How to write a sustainable procurement policy

Procurement expenses represent roughly 40% to 80% of companies’ turnover.
Therefore, implementing a sustainable procurement policy significantly contributes to the company’s global sustainable policy results.
According to Eurocham Singapore’s report on sustainability 2020, only nearly half of companies have required their suppliers to have sustainable business practices.

However, a Sustainable Procurement Policy brings tangible benefits:

  • Reduces external environmental, economic, and social risks. Many scandals involve first-tier suppliers, like Nike and Adidas working with suppliers that discharge toxins into rivers in China, or Apple, sourcing electronics from overseas companies with poor working conditions.
  • Fosters Competitive advantage by leading suppliers to innovate – innovative products create value for the company. 
  • Increases the company’s attractiveness for partners, customers and talents. 
  • Drives internal change management by promoting new sustainable behaviours within the teams. 
  • Is cost-efficient, especially when considering the whole life cycle of a product: saves materials, energy, reduces waste and pollution.

7 steps to build your sustainable procurement policy:

  1. 1. Identify your starting point. What is your sustainable purchasing profile? 
  • Is there a global sustainability policy in your company? How does it influence the procurement policy? 
  • Is your company’s higher management supporting a sustainable procurement policy? Green procurement is a step-by-step process that requires top management commitment and support.
  • What are the main environmental impacts and risks of your company’s activities? 
  • Has your company evaluated its carbon footprint? In many companies, the supply chain has the biggest carbon footprint  (scope 3 GHG emissions).
  • What are the products or services produced by your company that most impact the environment? 
  • Try to identify environmental impacts of your products or services over their whole life cycle, i.e. from raw material to the end of a product or service’s life.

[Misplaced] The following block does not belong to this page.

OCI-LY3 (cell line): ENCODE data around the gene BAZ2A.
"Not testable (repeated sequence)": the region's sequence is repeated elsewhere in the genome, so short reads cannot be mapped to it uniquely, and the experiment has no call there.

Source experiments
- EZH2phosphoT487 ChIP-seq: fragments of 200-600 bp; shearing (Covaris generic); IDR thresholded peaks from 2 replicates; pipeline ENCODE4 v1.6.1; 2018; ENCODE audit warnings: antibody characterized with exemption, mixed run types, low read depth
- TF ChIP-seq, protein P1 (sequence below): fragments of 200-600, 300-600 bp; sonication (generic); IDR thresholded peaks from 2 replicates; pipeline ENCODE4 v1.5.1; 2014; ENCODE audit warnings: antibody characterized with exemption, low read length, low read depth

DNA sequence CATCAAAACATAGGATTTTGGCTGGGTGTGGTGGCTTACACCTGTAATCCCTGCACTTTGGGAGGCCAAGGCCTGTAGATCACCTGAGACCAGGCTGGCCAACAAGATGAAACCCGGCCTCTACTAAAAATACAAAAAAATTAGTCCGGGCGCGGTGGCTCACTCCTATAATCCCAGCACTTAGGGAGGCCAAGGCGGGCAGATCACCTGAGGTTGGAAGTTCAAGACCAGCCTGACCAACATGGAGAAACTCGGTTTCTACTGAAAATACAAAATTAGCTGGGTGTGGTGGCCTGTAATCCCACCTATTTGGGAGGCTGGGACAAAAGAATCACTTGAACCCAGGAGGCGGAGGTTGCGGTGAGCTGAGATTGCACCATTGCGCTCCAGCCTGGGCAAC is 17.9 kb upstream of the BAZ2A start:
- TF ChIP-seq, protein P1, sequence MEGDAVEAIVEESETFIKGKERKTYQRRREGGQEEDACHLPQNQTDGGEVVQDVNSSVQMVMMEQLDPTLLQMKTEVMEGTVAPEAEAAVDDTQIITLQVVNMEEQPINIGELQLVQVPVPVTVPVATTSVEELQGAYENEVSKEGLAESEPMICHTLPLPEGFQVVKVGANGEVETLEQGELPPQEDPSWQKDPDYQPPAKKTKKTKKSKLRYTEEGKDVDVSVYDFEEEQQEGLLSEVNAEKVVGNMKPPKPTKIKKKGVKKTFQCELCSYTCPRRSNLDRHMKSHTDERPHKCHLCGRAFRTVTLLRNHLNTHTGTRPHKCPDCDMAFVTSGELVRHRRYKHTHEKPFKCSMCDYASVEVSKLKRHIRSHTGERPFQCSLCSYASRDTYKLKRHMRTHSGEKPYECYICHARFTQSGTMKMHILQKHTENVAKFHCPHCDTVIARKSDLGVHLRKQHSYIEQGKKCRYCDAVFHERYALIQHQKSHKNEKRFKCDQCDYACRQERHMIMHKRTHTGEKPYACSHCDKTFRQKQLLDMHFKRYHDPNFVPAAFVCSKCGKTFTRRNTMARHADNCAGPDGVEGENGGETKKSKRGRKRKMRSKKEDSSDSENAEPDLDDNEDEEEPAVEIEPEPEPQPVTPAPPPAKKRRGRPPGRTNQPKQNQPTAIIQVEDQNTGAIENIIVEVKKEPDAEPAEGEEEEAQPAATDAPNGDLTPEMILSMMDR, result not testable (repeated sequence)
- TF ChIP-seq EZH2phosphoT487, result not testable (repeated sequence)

1. 2. Define improvement areas, develop a strategy and build an action plan

Identify the most significant procurement categories: 

  • Consider which products, services or activities are the most strategic for your company.
  • Considering these strategic products, services or activities, which ones have the biggest environmental impacts?
  • Prioritize sustainable criteria considering your company’s industry.

If needed, you might start implementing on a small category to test the approach before extending to other categories.

Set tangible procurement objectives, such as: 

  • Increasing the number of suppliers holding a CSR rating such as Ecovadis
  • Increasing the number of suppliers holding a sustainable certification such as PEFC for paper,  
  • Increasing the share of green products/services, 
  • Decreasing suppliers’ carbon footprint with your products or services (link to carbon management part).

Build an action plan and prioritize: 

  • Evaluate each purchasing category based on the defined criteria, 
  • Classify your purchasing categories started with the most significant procurement field to operate.
  1. 3. Redesign the purchasing process

Start with this first challenging question: do you really need this product or service? Indeed, frugality is the best way to save money and protect the planet!

Detail environmental factors to be included in the specifications:

  • These factors will motivate your suppliers to innovate, 
  • Examples: green transport, packaging, maintenance, old products removal, product traceability… 

 Select green suppliers to compete for Request For Quotation (RFQ): 

  • Ask them for certifications,
  • Ask for a standard evaluation such as Ecovadis,
  • Choose local suppliers (to limit transportation),